Tickets can be bought at the entry point or also in advance online.
There are different types of accommodations available inside and around the park. From a hammock to the luxurious bungalow, most people needs will be served. Saying that, you actually don’t need to stay in the park, I just made a day trip with my dad and that was fine.
Also if you are looking for every last detail you can learn about the park before going there, I recommend reading the following blogs:
The lost city trek is a great experience and compared many times to the Inka Trail. Yes and no I have to say, as I did both. This activity is not only for backpackers, but also for everybody who wants to have a great experience. Walking up the Sierra Nevada and experiencing the change in climate and vegetation is just awesome. Arriving to the lost city is a great feeling and a wonderful experience.
There are offers for 4, 5 or 6 days. After my opinion, 4 days is just fine. The camps where you sleep over are very basic but usually food is good. Don’t be surprised if bed bugs will bite you or if you will get sick. In my group like half got stomach eggs and one guy had to ride his way back on a donkey. Sanitary installations are not the best and hygiene questionable. You can only go with one of the 7 licensed operators and with a guide.
My tips bring some good shoes and prepare yourself for high humidity and rain and travel with little luggage. In the last camp before the lost city, the night can become a bit chilly.
I usually call this town Sodom y Gomorrah of Colombia as it is known for drugs, prostitution, child sex and parties. Especially Israeli males made themselves an unflattering reputation. Why then should a mental healthy human go there?
Taganga was once just a simple fisher village. Its location although is great. Just 15 minutes from Santa Marta it lies in a bay with hills rising behind it. Early in the morning or for sunset you really can enjoy a great view. There are restaurants not only on the shorefront but also on the way down, where you can overlook the whole bay.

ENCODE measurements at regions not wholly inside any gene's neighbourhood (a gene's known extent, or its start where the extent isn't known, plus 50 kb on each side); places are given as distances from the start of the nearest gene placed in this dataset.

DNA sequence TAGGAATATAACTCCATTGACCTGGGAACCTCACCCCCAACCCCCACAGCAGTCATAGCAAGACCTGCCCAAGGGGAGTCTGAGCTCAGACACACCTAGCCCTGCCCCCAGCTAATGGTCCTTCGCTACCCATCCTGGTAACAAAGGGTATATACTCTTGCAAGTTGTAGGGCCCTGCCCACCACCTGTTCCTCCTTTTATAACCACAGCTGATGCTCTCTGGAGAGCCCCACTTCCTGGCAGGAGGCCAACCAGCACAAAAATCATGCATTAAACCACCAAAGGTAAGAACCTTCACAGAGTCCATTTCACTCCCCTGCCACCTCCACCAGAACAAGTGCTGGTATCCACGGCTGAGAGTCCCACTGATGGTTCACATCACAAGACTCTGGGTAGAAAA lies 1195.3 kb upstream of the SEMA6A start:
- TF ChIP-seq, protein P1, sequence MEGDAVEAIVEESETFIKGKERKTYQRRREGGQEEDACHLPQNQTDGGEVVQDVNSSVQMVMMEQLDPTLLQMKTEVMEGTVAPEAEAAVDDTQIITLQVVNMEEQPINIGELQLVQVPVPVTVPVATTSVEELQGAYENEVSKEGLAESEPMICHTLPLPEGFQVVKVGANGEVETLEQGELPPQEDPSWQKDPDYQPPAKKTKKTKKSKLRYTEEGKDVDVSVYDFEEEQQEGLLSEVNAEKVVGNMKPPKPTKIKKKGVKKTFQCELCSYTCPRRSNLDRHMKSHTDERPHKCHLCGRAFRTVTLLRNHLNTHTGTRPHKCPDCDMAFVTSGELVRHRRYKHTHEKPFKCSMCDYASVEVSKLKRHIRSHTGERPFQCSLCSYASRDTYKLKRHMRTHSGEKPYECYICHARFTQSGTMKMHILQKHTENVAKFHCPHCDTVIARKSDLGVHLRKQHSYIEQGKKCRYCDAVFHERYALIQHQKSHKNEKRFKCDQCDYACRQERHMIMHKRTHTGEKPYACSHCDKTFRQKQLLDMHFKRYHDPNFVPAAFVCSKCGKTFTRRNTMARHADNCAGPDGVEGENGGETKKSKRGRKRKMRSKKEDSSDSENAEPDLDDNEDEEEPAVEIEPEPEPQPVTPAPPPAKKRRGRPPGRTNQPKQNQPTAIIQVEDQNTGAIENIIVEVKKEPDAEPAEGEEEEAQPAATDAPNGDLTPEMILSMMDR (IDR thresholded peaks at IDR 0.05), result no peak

There are also various dive companies offering services for very competitive prices. Boats bring you to different places in the Tayrona Park. During my last visit, locals confirmed that theft and robbery still is an issue, the above stated ugly aspects of Taganga have been reduced since the booming of Palomino and shifted there accordingly.
Accommodation in Santa Marta – Hotels and Hostels
Following some of my personal recommendations.
Calle 19 No. 2A-09
Best boutique hotel in Santa Marta after my opinion.
Calle 12 # 3-40
Very nice hotel for a good price.
Calle 16 No. 1C – 92
Most famous boutique hotel but lacks details.
Hostal la Brisa Loca
Calle 14 # 3-58
Party hostal since a long time
If you are looking for a beach hotel, I would like to refer you to my blog about the best beach hotels in Colombia.
There are plenty of bars and clubs in the colonial part of Santa Marta and you can enjoy a great party. If you are not satisfied you also can try Rodadero, which is a totally different type of nightlife.
- Caiman parties (Ciénaga) – January 2020
- Mamatoco carnival – February 2020
- Festival of the Sea – July 2020
Where to Stay
To me there is only one place to stay in Santa Marta and this is in the historic colonial part of Santa Marta or at least very close to it.
Where to eat in Santa Marta
This is a classic and non brainer. Donde Chucho is an institution in Santa Marta. Right on the Square Los Novios you might need to line up to get a table, especially outside. Seafood is great.
To be honest, I haven’t been there for eating but the view is great and the terrace is nice. This is the perfect place to have dinner. It is above Rodadero though.
If a restaurant says Peruvian food, usually nothing can go wrong. Especially on the coast with great fresh seafood, Rocoto offers you delicious dishes (Facebook page).
You would like to eat like the locals. This is the place to go. Great seafood for great prices. Portions are big. Come early or you will not have a table (Facebook page).
Best Time to Visit Santa Marta
Santa Marta can be visited throughout the year but you need to take into account that it is one of the main national tourist destinations and that there is rain and dry season. Rain season usually starts in May and ends in November.
High season are after Christmas until mid of January, Easter week and all public holidays which usually are on a Monday and we count 19 of them throughout the year.
Also check in advance that Tayrona Park and the Lost City Trek are open as they usually close every year for one month for recovery.